RICHMOND, R.I. — Colleen Rogers’s daughter is going into the eighth grade this fall at Chariho Middle School — fully vaccinated and wearing a mask by her own choice.
Rogers says many students at her daughter’s school are not yet eligible for the vaccine, and she’s pleading the state to implement a mask mandate.
“Many of these poor kids are too young to be vaccinated and will become sitting ducks. Children in the South are getting sick,” she said. “Why would we want that for our innocent children?”
Governor Dan McKee has “strongly recommended” that districts implement mask policies this fall, but the final decision will largely be left up to school districts. Given the push for a full return to in-person learning, parents and teachers are concerned about the lack of a masking requirement.
“How come anti-mask parents’ concerns are being heard and [they] are being given a choice, when I am not? Parents that oppose masks and mask mandates are able to start the school year at ease, while the rest of us are being forced to risk our children because [the state department of education] is not requiring or supporting districts in building and offering a remote learning option,” said Jordana Ruggeri, a teacher in Central Falls whose 5- and 8-year-old children go will start school in Smithfield in September.
Local public health leaders and advocates are calling on the state to require masks in schools this fall. While Rhode Island’s vaccination rate is high — more than 81 percent of adults 18 and older are at least partially vaccinated — children under the age of 12 are still not eligible for a vaccine. And the highly contagious Delta variant of the virus has led to an uptick in cases, especially among unvaccinated individuals.
“The enemy has changed. Delta is now associated with the vast majority of cases in the U.S. and this variant is more ‘sticky’ to human cells, and causes clinical disease up to two days earlier, can result in viral loads in the airway that are 1,000-fold higher, and cause more reinfections or even evade, in some degree, vaccine-induced immune responses,” said Dr. Eleftherios Mylonakis, an infectious disease professor at Brown University and chief of infectious diseases at Rhode Island and The Miriam Hospitals.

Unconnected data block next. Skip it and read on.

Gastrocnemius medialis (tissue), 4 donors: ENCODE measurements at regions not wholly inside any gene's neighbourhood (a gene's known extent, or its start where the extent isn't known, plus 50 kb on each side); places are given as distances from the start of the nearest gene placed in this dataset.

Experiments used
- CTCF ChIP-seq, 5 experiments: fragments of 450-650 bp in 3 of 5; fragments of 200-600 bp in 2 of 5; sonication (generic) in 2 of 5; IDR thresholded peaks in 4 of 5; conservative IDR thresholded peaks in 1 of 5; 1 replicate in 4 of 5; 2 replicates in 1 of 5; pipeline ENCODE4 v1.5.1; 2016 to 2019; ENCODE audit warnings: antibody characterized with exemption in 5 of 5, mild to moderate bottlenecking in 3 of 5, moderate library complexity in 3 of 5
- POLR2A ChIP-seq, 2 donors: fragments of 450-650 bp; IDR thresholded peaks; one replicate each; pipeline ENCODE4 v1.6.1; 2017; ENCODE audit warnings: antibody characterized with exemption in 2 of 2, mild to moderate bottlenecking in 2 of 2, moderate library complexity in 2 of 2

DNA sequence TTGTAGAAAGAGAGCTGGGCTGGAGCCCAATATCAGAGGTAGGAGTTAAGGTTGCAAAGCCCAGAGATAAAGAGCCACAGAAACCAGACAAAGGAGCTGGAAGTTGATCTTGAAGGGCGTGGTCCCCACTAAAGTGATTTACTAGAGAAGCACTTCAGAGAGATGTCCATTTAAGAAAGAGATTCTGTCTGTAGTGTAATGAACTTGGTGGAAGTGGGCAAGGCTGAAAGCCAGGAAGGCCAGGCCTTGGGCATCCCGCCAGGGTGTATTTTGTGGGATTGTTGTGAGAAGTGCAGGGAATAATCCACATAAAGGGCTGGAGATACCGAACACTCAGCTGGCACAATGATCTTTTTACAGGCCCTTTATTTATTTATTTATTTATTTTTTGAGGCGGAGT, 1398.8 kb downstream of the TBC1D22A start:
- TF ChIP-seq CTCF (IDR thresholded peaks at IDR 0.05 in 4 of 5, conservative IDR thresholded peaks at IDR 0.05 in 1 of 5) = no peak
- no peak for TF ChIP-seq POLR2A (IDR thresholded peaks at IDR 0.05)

More than a quarter of new COVID-19 cases in Rhode Island are among children under the age of 12 who cannot get vaccinated, according to data by the state health department.
“Our kids were fortunate enough [last year] to be in school all day, every day, for the full academic year. The mask mandate is what made that possible, and there were no instances of widespread transmission in our schools,” said Sean Donovan, a North Kingstown parent of two elementary school students. “I’m surprised that it’s even still a discussion in Rhode Island.”
The Rhode Island chapter of the American Academy of Pediatrics recently sent a letter to all superintendents in the state, urging them to support universal masking.
“Thanks to the widely circulating and much more contagious Delta variant, the idea that COVID-19 infection is not a major threat to children is being re-examined,” read the letter.
They said a recent study reports that nearly 5 percent of all COVID-infected children have lingering symptoms such as MIS-C, fatigue, and brain fog for more than four weeks after their symptoms started, which could result in additional missed school and learning loss.
Politicians are also pressuring the governor to act: Late last week, Secretary of State Nellie M. Gorbea, who is running for governor in 2022 against McKee, called for statewide mask mandate in all Rhode Island schools, as has State Treasurer Seth Magaziner, another likely 2022 candidate.
In response, McKee’s campaign spokesman Mike Trainor released a statement chastising Gorbea for politicizing the problem, and pointing out that “she does not have access to the national and local reservoir of data and medical/science resources that the McKee administration has had as it continues to monitor this particular issue.”
The mask mandate for all state offices and facilities means that masks are now required for all students, faculty, and staff at Rhode Island College, the University of Rhode Island, and the Community College of Rhode Island. Brown University reinstated its indoor mask policy and increased the frequency of mandatory COVID-19 tests for students and employees earlier this month, even though more than 95 percent of employees and more than 94 percent of students are fully vaccinated.
On Saturday, 34 Rhode Island lawmakers signed on to a letter asking McKee to consider the data and declare an executive order requiring facial coverings for school students, teachers, staff, and visitors to K-12 schools regardless of vaccination status.
“The decision of whether or not to require masking in schools is of vital importance to the health and well-being of Rhode Islanders,” read the letter. “Therefore, any actions must be guided by experts in the field of public health and epidemiology and should not be delegated to municipal school departments.”